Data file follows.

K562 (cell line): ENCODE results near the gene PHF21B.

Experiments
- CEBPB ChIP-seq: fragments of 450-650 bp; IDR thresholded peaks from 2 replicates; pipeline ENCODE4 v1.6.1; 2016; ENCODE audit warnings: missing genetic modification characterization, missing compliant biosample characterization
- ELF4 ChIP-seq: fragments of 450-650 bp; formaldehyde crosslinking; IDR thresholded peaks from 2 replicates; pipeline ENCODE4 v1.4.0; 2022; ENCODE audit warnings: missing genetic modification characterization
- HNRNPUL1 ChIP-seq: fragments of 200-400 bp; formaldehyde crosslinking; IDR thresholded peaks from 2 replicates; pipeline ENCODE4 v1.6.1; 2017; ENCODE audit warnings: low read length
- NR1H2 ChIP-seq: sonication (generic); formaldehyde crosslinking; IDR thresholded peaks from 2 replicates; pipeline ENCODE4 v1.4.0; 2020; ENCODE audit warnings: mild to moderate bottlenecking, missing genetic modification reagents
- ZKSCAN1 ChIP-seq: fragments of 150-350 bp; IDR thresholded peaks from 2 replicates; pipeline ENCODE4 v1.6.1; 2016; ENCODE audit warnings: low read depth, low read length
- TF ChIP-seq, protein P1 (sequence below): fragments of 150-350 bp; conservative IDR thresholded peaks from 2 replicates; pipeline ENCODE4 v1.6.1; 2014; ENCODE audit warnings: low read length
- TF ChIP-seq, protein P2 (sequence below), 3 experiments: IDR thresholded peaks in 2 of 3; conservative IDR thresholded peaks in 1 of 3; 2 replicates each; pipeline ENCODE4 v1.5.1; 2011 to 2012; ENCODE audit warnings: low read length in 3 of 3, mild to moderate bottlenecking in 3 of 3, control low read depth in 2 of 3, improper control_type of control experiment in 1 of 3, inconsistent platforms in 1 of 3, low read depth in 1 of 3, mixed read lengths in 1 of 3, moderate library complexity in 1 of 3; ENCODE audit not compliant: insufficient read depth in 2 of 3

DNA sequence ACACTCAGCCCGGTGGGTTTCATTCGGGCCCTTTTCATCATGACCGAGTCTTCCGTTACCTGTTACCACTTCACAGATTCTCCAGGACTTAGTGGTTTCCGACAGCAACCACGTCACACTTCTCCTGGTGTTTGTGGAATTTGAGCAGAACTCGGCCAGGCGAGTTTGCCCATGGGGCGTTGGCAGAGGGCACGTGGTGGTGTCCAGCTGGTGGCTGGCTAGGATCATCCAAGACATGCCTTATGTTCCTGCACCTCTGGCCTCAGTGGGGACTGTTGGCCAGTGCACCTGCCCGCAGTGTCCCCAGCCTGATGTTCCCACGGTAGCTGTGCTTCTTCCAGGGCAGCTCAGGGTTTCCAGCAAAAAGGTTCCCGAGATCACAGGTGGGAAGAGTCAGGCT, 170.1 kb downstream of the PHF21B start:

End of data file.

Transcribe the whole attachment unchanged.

K562 (cell line): ENCODE results near the gene PHF21B.

Experiments
- CEBPB ChIP-seq: fragments of 450-650 bp; IDR thresholded peaks from 2 replicates; pipeline ENCODE4 v1.6.1; 2016; ENCODE audit warnings: missing genetic modification characterization, missing compliant biosample characterization
- ELF4 ChIP-seq: fragments of 450-650 bp; formaldehyde crosslinking; IDR thresholded peaks from 2 replicates; pipeline ENCODE4 v1.4.0; 2022; ENCODE audit warnings: missing genetic modification characterization
- HNRNPUL1 ChIP-seq: fragments of 200-400 bp; formaldehyde crosslinking; IDR thresholded peaks from 2 replicates; pipeline ENCODE4 v1.6.1; 2017; ENCODE audit warnings: low read length
- NR1H2 ChIP-seq: sonication (generic); formaldehyde crosslinking; IDR thresholded peaks from 2 replicates; pipeline ENCODE4 v1.4.0; 2020; ENCODE audit warnings: mild to moderate bottlenecking, missing genetic modification reagents
- ZKSCAN1 ChIP-seq: fragments of 150-350 bp; IDR thresholded peaks from 2 replicates; pipeline ENCODE4 v1.6.1; 2016; ENCODE audit warnings: low read depth, low read length
- TF ChIP-seq, protein P1 (sequence below): fragments of 150-350 bp; conservative IDR thresholded peaks from 2 replicates; pipeline ENCODE4 v1.6.1; 2014; ENCODE audit warnings: low read length
- TF ChIP-seq, protein P2 (sequence below), 3 experiments: IDR thresholded peaks in 2 of 3; conservative IDR thresholded peaks in 1 of 3; 2 replicates each; pipeline ENCODE4 v1.5.1; 2011 to 2012; ENCODE audit warnings: low read length in 3 of 3, mild to moderate bottlenecking in 3 of 3, control low read depth in 2 of 3, improper control_type of control experiment in 1 of 3, inconsistent platforms in 1 of 3, low read depth in 1 of 3, mixed read lengths in 1 of 3, moderate library complexity in 1 of 3; ENCODE audit not compliant: insufficient read depth in 2 of 3

DNA sequence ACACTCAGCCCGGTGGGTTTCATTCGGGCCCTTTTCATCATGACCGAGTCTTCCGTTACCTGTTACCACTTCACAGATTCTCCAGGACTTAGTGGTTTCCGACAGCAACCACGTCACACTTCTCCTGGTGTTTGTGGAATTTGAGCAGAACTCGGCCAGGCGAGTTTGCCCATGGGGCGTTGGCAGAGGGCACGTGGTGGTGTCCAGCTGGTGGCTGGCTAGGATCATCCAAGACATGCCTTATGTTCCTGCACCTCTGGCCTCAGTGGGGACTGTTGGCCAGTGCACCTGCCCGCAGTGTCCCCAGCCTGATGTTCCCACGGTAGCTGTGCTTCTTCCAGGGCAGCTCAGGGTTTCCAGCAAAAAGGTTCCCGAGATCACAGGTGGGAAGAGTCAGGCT, 170.1 kb downstream of the PHF21B start: